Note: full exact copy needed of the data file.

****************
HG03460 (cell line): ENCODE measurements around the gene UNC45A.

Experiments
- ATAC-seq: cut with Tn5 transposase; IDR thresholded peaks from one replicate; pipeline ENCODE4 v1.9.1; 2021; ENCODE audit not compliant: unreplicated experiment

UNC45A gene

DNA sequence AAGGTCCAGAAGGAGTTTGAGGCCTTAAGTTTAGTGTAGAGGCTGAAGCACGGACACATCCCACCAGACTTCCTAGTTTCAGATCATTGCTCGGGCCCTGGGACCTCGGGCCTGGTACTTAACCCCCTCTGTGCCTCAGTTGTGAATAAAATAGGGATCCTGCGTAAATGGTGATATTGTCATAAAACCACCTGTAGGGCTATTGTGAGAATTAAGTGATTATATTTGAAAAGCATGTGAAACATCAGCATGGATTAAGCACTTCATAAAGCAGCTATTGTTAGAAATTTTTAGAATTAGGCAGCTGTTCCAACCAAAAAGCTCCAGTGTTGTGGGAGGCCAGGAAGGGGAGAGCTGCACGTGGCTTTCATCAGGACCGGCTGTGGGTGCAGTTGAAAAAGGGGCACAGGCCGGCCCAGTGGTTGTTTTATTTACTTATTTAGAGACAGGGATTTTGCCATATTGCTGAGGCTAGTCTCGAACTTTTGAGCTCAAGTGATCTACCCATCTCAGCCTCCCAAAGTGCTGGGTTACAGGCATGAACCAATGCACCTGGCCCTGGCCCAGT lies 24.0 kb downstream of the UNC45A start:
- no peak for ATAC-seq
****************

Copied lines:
HG03460 (cell line): ENCODE measurements around the gene UNC45A.

Experiments
- ATAC-seq: cut with Tn5 transposase; IDR thresholded peaks from one replicate; pipeline ENCODE4 v1.9.1; 2021; ENCODE audit not compliant: unreplicated experiment

UNC45A gene

DNA sequence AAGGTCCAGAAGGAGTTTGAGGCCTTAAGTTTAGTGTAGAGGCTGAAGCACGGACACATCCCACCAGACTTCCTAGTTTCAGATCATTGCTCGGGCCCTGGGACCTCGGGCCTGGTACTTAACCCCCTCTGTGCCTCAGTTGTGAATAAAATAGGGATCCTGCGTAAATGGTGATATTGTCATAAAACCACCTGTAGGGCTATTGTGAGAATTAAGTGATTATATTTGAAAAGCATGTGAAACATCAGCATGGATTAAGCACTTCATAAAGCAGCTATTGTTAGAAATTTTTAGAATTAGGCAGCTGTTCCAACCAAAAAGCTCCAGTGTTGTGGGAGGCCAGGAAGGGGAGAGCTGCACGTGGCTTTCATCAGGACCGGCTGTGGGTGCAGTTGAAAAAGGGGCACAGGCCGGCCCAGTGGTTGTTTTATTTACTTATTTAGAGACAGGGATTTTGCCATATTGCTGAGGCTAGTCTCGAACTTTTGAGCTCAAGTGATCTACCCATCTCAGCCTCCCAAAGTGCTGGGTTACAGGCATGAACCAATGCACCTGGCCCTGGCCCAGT lies 24.0 kb downstream of the UNC45A start:
- no peak for ATAC-seq